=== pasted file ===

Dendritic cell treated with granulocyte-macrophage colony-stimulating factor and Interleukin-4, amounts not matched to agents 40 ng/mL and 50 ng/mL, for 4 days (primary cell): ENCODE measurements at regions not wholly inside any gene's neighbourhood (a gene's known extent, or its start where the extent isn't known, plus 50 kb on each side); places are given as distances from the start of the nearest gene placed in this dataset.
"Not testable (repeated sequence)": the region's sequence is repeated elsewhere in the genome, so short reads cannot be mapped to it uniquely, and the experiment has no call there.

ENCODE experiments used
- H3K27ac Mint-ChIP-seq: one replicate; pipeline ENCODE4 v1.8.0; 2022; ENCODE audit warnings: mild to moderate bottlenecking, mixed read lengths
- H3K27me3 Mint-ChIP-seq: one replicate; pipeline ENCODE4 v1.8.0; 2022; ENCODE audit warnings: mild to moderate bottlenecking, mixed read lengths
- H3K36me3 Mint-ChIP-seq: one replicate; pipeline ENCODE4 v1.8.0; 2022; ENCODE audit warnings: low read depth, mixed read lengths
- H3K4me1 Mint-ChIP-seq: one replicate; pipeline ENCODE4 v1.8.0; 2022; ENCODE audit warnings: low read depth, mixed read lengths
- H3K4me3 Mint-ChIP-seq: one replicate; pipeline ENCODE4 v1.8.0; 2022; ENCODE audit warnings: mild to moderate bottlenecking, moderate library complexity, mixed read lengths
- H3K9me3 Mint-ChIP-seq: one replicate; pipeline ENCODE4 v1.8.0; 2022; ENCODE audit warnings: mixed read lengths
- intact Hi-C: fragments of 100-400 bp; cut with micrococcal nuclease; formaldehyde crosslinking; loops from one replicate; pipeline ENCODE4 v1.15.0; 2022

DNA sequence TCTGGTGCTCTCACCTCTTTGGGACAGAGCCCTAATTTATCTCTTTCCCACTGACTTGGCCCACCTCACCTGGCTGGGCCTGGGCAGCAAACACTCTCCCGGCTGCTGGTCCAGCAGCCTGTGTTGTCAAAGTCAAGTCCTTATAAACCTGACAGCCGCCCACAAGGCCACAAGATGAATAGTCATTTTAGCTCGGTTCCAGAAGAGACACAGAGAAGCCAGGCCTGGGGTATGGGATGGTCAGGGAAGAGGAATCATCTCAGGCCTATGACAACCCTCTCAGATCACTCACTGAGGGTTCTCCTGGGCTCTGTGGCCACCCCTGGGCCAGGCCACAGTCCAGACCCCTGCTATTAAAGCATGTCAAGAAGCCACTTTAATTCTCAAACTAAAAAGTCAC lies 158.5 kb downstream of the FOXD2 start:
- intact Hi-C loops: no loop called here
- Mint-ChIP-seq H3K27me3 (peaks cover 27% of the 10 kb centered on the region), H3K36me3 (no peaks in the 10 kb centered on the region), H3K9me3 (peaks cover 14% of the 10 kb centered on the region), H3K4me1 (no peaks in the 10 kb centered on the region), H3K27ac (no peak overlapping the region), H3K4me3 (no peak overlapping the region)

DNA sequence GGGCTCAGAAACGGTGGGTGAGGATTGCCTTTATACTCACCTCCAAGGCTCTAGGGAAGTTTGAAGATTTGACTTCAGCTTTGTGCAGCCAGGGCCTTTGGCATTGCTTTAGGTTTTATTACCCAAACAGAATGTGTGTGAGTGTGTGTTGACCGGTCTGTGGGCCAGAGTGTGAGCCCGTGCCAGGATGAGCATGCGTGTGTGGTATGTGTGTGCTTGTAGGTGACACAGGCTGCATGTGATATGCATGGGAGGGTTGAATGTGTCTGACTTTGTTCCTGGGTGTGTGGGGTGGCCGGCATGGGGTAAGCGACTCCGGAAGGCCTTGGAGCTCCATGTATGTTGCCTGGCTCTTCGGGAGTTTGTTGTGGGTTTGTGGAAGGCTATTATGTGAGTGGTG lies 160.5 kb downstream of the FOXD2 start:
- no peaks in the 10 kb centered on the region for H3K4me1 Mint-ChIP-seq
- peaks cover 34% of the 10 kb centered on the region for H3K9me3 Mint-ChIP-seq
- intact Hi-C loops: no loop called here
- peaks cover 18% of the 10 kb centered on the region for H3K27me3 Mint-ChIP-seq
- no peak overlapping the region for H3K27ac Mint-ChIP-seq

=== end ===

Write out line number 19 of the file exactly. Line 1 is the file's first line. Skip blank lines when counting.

- no peak overlapping the region for H3K27ac Mint-ChIP-seq